Philosophy Of The Department

 

 

Music is at once a creative and an academic subject. In the world outside school the two exist side by side and cannot be separated. There are skills and abilities to be learnt and employed in the practical fields ( such as performance or composition ) and also Music history, research and journalism.

 

The National Curriculum acknowledges the interdependence of these areas, viewing them as

"Performance ", " Composition " and   " Listening and appraising " . Few professional musicians would approach the performance of a piece without an understanding of the musical conventions of the day, and few critics would try to comment on a piece they had not heard or played.

 

There is a myth about music which does educators and children alike a disservice. The myth states that musical ability is some divine gift which can be effortlessly enjoyed by the chosen few while the majority of the population look on in wonder. Of course some are blessed with "perfect pitch"  or " a good ear " , but there are many more who have learnt these skills by hard work. Recent studies have shown that a person of average academic abilities  can reach Grade 8 standard on an instrument by hard work and practice. While that may not get a child to professional work in an orchestra, it might well provide the basis of a meaningful and expressive pastime for life.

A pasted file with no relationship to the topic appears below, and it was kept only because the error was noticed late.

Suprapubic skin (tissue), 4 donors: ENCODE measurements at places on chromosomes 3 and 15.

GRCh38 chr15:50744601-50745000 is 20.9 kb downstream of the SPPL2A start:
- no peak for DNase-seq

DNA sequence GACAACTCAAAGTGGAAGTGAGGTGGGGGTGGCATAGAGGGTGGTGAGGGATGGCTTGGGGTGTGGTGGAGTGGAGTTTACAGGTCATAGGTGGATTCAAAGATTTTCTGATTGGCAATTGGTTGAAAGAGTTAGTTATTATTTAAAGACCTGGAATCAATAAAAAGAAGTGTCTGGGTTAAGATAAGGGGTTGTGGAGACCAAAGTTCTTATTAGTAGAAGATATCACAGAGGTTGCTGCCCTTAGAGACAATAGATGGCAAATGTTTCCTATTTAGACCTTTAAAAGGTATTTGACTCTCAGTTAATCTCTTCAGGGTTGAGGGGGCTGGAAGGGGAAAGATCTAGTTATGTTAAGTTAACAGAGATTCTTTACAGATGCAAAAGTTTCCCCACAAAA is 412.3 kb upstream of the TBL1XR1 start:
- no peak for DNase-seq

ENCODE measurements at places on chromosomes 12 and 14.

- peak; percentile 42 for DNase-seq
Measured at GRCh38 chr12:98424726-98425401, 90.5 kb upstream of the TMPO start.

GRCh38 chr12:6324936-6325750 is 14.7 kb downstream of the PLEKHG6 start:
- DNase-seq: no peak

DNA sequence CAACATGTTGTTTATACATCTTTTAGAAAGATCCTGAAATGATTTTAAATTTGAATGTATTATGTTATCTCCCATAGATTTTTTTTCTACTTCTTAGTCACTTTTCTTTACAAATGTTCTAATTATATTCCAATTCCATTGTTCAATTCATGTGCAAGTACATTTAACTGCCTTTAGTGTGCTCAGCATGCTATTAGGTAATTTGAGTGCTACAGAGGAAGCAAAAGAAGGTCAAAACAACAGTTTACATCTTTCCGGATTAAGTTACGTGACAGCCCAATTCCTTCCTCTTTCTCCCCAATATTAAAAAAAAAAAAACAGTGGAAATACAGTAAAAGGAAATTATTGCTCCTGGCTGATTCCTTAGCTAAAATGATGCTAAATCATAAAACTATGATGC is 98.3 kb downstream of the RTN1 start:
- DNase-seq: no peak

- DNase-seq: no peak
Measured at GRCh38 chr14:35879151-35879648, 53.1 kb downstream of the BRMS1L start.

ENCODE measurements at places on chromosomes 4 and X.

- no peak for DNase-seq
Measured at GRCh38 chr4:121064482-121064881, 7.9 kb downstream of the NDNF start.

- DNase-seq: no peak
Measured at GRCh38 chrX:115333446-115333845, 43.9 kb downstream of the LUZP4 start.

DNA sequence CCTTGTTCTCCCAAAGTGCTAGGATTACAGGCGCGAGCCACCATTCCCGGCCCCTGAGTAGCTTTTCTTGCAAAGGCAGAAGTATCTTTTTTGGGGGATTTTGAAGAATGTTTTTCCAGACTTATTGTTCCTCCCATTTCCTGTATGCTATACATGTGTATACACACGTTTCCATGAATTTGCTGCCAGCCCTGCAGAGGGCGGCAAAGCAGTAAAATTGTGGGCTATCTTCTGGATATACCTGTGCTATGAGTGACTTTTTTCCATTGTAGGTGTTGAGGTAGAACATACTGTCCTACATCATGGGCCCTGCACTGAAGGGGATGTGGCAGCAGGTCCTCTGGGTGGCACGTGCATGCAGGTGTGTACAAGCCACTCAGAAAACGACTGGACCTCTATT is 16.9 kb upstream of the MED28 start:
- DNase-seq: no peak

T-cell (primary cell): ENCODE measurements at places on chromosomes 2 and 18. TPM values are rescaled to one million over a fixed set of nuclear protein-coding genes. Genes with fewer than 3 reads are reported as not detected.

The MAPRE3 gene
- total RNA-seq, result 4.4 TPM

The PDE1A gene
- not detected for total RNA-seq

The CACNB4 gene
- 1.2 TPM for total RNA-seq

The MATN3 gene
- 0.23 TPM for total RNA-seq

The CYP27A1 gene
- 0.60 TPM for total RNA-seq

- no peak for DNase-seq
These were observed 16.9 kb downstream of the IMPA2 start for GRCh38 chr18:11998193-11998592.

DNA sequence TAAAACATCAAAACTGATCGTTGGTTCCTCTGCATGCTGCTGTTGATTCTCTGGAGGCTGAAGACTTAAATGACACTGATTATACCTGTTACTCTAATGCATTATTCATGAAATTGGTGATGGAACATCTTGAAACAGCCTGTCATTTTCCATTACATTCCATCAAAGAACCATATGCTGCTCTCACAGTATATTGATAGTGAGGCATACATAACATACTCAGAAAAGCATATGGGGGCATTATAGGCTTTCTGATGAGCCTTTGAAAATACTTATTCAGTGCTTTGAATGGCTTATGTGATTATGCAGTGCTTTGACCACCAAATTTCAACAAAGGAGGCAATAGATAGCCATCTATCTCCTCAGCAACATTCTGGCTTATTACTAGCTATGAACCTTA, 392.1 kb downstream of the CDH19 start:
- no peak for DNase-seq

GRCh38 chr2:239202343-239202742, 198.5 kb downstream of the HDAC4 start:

Above all, music in the classroom should be a vibrant and enjoyable experience. Practical work - performance and composition must be the backbone of the curriculum, reinforced by a wide range of listening experiences from varying ages and cultures. The support of the peripatetic staff is vital to the good running of the department. It is essential that they are viewed   as members of the department just as much as the classroom teachers. The work of non- specialist staff who are willing to join in with extra - curricular activities provides a valued resource for both the specialist staff and the pupils. The children themselves are, of course, an important resource. They have skills and abilities which the effective teacher will attempt to foster and guide; creative and performing abilities, knowledge about their own instruments, organisational skills and teaching abilities

 

At its best music should enliven, interest and motivate the pupils. It should foster creativity and enhance their  spiritual understanding. It should lead to an enquiring mind and raise self-confidence and self-esteem. It should be at the centre of school life for all and at the forefront of liaison, carrying enthusiasm to the pupils, the staff and the local area alike.

 

"Singing - like football - has, unfortunately, become something which we watch others doing rather than doing ourselves."  Mr Dickinson

 

 

 

"What makes us feel drawn to music is that our whole being is music: our mind and body, the nature in which we live, the nature which has made us, all that is beneath and around us, it is all music" Hazrat Inyat Khan (Sufi Master)  1882 - 1927

 

Words of the Great and Mighty

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